I’ve come to a recent realization, and thus must make a confession: I rarely enjoy contemporary comedy films, but I love comedy on television. Give me Parks & Rec, The Good Place, or The Marvelous Mrs Maisel, and I’m in stitches. Pure comedy films often don’t have the same results, and most of my favorite 21st-century comedies are either funny dramas (Lars and the Real Girl, Support the Girls) or auteurist fare (Moonrise Kingdom, Frances Ha). So when I was bumped from the screening for Pedro Almodovar’s latest film at Cannes, I went to the only other film playing at the Palais: Michael Angelo Covino’s debut feature film, The Climb. And while I may be overrating it and a second viewing could dull my reaction, I haven’t laughed this hard or been this pleasantly surprised by a 21st-century American comedy film in a long, long time. Both tender and rib-tickling, The Climb is a terrific comedy which is deadly serious about cinematography and mise-en-scène.
In the first of the film’s seven vignettes, best buddy dudebros Mike (Covino) and Kyle (Kyle Marvin, co-writer and real-life BFF of Covino) struggle to pedal their bicycles uphill in the French countryside. It’s shot as a one-take, the camera steadily pacing with the pair as they weave up the hill, capturing their conversation as it unfolds with rich sincerity. The writing here is remarkably good and the performances complement it wonderfully; one can discern similarities to Noah Baumbach or the mumblecore-era Joe Swanberg, but Covino and Marvin have crafted something altogether their own. The long take isn’t a distraction, but rather complements the comedy via framing and blocking–The Climb is as visually-driven as much as it’s dialogue-driven. As Mike tells Kyle, road biking is all about cadence, the rhythm of your legs’ movements which drive you forward at a steady pace. And The Climb has near-perfect cadence.
On the threshold of Kyle’s wedding to Ava (Judith Godrèche), Kyle makes a sudden confession to his best pal–he and Ava have slept together before. The confession is blunt and abrupt, leaving the tubby Kyle to try to catch the athletically-inclined Mike and throttle him. It’s one of the slowest chase scenes ever filmed (I mean, it’s an uphill bike ride), and it serves as the ongoing metaphor for the duo’s friendship–this relationship is a painful slog, weaving and wobbling back and forth, yet unrelentingly anchored in camaraderie and love. This confession of a sexual encounter with a best friend’s fiancee sets the mature tone of the rest of the film–it tackles adult themes like sexuality, death, addiction, depression, and relational boundaries with aplomb.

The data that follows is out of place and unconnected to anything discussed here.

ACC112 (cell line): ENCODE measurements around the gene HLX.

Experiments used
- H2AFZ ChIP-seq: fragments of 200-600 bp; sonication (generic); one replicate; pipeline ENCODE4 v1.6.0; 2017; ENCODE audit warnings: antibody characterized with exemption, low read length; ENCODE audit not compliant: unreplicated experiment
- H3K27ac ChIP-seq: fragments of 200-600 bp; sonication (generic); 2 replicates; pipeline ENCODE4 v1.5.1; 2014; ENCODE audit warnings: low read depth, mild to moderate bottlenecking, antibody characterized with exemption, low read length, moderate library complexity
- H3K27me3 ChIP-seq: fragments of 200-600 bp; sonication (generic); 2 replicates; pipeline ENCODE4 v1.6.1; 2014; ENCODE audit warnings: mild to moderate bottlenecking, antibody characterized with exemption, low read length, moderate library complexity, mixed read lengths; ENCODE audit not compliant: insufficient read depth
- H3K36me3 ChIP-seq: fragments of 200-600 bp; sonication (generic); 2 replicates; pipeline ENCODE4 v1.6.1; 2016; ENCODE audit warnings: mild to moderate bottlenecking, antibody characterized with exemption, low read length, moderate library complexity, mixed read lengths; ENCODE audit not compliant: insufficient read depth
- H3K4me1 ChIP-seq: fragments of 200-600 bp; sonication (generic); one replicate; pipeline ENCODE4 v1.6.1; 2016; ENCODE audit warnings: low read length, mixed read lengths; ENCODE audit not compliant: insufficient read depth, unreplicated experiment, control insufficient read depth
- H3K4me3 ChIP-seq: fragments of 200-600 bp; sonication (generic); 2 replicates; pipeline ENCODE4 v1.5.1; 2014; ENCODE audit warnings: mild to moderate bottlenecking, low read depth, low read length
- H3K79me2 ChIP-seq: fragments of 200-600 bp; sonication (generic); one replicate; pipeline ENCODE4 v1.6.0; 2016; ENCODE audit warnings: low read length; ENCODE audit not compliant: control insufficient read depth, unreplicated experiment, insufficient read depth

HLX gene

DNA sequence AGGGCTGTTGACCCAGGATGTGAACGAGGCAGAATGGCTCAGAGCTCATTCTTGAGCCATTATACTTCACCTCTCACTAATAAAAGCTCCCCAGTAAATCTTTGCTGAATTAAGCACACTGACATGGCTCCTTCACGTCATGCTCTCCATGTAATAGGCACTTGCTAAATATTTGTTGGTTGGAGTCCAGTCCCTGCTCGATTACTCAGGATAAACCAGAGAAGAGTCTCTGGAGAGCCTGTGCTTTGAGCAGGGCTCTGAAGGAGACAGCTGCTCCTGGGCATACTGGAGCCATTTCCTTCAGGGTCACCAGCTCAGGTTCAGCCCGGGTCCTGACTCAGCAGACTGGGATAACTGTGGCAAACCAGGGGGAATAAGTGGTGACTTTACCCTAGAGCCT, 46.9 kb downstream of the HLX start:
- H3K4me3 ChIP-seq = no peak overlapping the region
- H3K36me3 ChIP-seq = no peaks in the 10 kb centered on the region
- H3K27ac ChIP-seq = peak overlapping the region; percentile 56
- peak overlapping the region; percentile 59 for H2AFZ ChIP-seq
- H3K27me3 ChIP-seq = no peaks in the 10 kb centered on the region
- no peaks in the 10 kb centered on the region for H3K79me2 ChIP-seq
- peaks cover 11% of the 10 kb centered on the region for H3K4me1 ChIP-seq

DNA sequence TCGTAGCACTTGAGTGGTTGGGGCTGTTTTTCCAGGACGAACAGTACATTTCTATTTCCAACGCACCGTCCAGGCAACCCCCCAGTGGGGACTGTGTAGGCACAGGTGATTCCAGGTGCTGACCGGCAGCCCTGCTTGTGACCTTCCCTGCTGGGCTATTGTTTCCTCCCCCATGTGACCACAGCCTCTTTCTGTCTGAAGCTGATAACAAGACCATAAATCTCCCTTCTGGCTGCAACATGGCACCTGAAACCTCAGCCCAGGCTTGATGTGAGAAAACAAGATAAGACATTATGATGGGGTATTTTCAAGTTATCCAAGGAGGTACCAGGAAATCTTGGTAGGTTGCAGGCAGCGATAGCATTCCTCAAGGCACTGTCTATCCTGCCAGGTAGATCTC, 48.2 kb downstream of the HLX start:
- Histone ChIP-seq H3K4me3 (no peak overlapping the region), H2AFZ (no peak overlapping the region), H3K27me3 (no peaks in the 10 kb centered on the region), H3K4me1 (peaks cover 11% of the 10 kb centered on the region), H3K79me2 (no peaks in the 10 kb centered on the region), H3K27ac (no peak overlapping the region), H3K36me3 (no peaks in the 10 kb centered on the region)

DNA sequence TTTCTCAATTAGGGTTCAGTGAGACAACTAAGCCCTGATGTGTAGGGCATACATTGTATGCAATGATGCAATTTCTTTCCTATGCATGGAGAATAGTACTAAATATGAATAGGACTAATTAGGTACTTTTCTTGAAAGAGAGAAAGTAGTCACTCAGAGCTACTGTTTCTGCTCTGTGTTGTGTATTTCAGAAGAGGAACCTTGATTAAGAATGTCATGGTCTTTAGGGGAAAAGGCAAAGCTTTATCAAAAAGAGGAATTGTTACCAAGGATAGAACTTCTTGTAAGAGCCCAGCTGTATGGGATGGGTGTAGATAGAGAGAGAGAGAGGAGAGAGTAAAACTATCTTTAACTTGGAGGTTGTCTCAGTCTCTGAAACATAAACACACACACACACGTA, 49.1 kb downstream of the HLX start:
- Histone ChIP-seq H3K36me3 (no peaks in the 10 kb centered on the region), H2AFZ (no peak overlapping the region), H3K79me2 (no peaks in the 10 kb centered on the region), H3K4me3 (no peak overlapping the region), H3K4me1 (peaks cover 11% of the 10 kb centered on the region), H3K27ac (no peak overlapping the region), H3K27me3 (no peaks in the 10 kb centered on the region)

There are plenty of bromance films out there, but The Climb eschews those films’ conventions via both its narrative framing and its visual aesthetics. By the second vignette, we’re at a funeral for one of the guys’ wives (although we’re not sure of which one), and it’s both touchingly tragic and hilariously awkward. In a brief tangential scene, the cemetery workers sing a rousing hymn, “I Shall Not Be Moved,” as they use the backhoe to dig the grave. Moments like these reveal a knowledge of, if not an appreciation for, Christian religious traditions. During their opening bike chase, Kyle accuses, “You’re a real-life Judas.” “Well, I guess that makes you like Jesus,” replies Mike. In a late vignette at Kyle’s wedding to a new beau, Marissa (Gayle Rankin), Kyle’s sisters choose to read certain verses from the books of Ephesians and Revelation, such as “Wives, submit yourselves to your own husbands as you do to the Lord.” It’s hilarious in the moment, and it also demonstrates a sense of awareness of biblical content, at least enough to make an effective joke.
Beyond its visual humor and witty dialogue, The Climb manages to balance its treatment of toxic relationships with the reality of time and growing older. People change, for better and for worse. Yet there is still something about being known, something special about those friendships which feel like evidence that grace is real. Making and keeping friends as an adult is no easier than it was in junior high, which is perhaps why our best friends are the ones we’ve known for most of our lives (Brian, if you’re reading this, thanks for being a Kyle to my Mike).
Kyle’s mom (Talia Balsam) tells Mike at a Christmas party that Kyle is selfless, while Mike is selfish. “Stop being selfish,” she exhorts him. Easier said than done, of course. Mike’s sincere attempts to help Kyle often end up making bigger messes, which are both funny and piteous. Covino uses the vignette format to his advantage in this, allowing the audience to discern and discover what has happened during the in-between moments and assess where the characters stand with each other in this new time and place, keeping the narrative fresh and surprising. Covino and Marvin’s performances feel so natural, and whether they’re laughing or fighting, their relational chemistry in each scene is obvious. Indeed, the best of friends help us get up when we crash, cheer us towards the peaks and around the next bend, pacing with us as we try to figure out this life together. You could say they have great cadence.
IMDB Listing: https://www.imdb.com/title/tt8637440/